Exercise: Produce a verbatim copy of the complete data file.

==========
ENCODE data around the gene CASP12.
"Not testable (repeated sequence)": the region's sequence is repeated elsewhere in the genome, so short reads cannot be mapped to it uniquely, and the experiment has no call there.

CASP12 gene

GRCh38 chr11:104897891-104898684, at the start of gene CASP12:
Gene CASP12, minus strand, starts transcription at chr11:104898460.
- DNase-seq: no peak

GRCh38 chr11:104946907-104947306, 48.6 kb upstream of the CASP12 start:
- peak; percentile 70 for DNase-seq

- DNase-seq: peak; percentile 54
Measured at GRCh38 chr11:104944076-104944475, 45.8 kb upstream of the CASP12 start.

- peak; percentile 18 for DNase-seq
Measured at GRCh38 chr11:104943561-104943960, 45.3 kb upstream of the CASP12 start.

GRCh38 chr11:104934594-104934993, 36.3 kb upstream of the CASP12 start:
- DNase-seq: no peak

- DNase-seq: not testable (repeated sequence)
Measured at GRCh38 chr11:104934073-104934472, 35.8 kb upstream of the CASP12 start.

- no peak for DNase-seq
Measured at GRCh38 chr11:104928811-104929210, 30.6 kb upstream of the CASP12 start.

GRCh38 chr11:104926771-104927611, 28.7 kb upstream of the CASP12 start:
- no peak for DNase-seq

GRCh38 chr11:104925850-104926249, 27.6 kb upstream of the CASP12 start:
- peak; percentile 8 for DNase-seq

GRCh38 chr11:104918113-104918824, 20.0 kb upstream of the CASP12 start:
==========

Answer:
ENCODE data around the gene CASP12.
"Not testable (repeated sequence)": the region's sequence is repeated elsewhere in the genome, so short reads cannot be mapped to it uniquely, and the experiment has no call there.

CASP12 gene

GRCh38 chr11:104897891-104898684, at the start of gene CASP12:
Gene CASP12, minus strand, starts transcription at chr11:104898460.
- DNase-seq: no peak

GRCh38 chr11:104946907-104947306, 48.6 kb upstream of the CASP12 start:
- peak; percentile 70 for DNase-seq

- DNase-seq: peak; percentile 54
Measured at GRCh38 chr11:104944076-104944475, 45.8 kb upstream of the CASP12 start.

- peak; percentile 18 for DNase-seq
Measured at GRCh38 chr11:104943561-104943960, 45.3 kb upstream of the CASP12 start.

GRCh38 chr11:104934594-104934993, 36.3 kb upstream of the CASP12 start:
- DNase-seq: no peak

- DNase-seq: not testable (repeated sequence)
Measured at GRCh38 chr11:104934073-104934472, 35.8 kb upstream of the CASP12 start.

- no peak for DNase-seq
Measured at GRCh38 chr11:104928811-104929210, 30.6 kb upstream of the CASP12 start.

GRCh38 chr11:104926771-104927611, 28.7 kb upstream of the CASP12 start:
- no peak for DNase-seq

GRCh38 chr11:104925850-104926249, 27.6 kb upstream of the CASP12 start:
- peak; percentile 8 for DNase-seq

GRCh38 chr11:104918113-104918824, 20.0 kb upstream of the CASP12 start: